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Movie Review: Aladdin
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Aladdin

Aladdin
Director: Guy Ritchie
Writer: Guy Ritchie, John August
Cast: Will Smith, Naomi Scott, Marwan Kenzari, Navid Negahban, Nasim Pedrad, Alan Tudyk, Billy Magnussen
Distributor: Walt Disney Studios
Rated PG | Runtime: 128 Minutes
Release Date: May 24, 2019

There is absolutely no room for error when it comes to adapting a Disney animated classic into a live-action film. The studio has recently found some modest critical and commercial success with some of their titles. But the one common thread that each of them shares is that all of them are a part of a legacy and each has a large existing fanbase. So the bar of expectation for a live-action take on Aladdin is pretty high. Especially when it comes to capturing the same spirit of the story, themes, and music. But most of all, the characters, like Aladdin, Jasmine, and the unforgettable Genie.

Luckily, Guy Ritchie‘s take on the film is something that stays true to the spirit of the animated original while still maintaining his style of filmmaking. A huge surprise at best, the film captures everything that we love about the animated original through its cast, especially with Will Smith‘s Genie and Naomi Scott‘s scene-stealing performance as Princess Jasmine. With some slight updates to the story and songs, along with a brand new song from Alan Menken, this version of Aladdin is an upbeat and fun contemporary take on the 1992 original.

For the most part, this live-action adaptation of Aladdin follows the animated original story beat for story beat. In it, Aladdin (Mena Massoud) is a street rat who knows the art of the hustle. When fate draws him and Princess Jasmine (Scott) together, the two immediately fall in love. But each of them has their reasons for not revealing their true feelings – Aladdin believes someone like Jasmine won’t marry a street rat, and Jasmine must marry someone who is a prince. This blossoming relationship is quickly extinguished when Jafar (Marwan Kenzari), the Sultan’s grand vizier, takes Aladdin away and promises his freedom and enough treasures to make him a prince if he retrieves a lamp in the Cave of Wonders.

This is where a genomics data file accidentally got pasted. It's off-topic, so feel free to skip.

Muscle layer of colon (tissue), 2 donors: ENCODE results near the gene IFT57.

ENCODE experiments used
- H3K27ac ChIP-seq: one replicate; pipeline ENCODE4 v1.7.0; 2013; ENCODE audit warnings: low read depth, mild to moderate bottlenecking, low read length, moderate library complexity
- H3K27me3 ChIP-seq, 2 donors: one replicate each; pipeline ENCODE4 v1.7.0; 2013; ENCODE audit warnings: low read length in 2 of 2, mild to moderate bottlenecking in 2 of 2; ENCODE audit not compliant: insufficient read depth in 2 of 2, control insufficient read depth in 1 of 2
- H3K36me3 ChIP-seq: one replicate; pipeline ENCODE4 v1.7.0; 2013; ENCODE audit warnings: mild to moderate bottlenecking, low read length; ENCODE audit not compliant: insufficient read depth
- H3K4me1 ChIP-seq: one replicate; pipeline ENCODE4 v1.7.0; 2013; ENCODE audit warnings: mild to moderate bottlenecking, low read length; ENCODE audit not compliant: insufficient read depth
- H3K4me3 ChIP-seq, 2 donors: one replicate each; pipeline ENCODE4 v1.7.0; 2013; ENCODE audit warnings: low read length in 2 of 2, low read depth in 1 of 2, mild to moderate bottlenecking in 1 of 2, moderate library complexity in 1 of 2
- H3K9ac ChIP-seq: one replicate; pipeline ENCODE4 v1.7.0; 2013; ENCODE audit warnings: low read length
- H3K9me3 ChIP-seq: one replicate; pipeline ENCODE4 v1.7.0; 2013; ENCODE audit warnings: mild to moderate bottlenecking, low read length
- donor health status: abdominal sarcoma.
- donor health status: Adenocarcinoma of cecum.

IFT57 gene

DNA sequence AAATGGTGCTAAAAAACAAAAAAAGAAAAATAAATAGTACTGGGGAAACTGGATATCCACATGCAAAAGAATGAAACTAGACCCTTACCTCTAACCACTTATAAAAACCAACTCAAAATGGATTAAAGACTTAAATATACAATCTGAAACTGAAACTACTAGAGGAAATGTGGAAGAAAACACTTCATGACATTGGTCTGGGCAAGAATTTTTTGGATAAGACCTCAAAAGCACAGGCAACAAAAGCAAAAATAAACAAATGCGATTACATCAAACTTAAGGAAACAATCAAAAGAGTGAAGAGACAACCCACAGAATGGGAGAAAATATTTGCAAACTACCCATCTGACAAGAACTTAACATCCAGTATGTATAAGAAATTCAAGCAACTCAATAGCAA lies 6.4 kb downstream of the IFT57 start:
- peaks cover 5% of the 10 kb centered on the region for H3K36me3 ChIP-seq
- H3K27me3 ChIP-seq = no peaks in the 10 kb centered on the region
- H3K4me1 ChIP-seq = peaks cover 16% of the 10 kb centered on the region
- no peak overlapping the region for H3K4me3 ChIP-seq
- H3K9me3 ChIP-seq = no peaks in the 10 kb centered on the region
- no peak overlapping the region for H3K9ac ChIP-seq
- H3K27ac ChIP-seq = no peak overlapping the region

Skeptical, Aladdin nearly refuses the offer but accepts when Jafar reveals that he is a lot like him considering he too was once a prisoner and a street rat. And with the help of Abu, his trusty pet monkey, Aladdin journeys into the Cave of Wonders, only to be imprisoned once more by Jafar. Trapped, Aladdin decides to see why Jafar was so desperate to retrieve the lamp, and without realizing it, he frees an all-powerful and excitedly energetic Genie (Smith). Genie grants Aladdin three wishes, which he uses to create Prince Ali, a persona that Aladdin will use to impress both the Sultan and Princess Jasmine in hopes that she will take his hand in marriage. Meanwhile, Jafar realizes this farce and devises a plan to take the lamp for his own so that he can use it for his own nefarious purposes.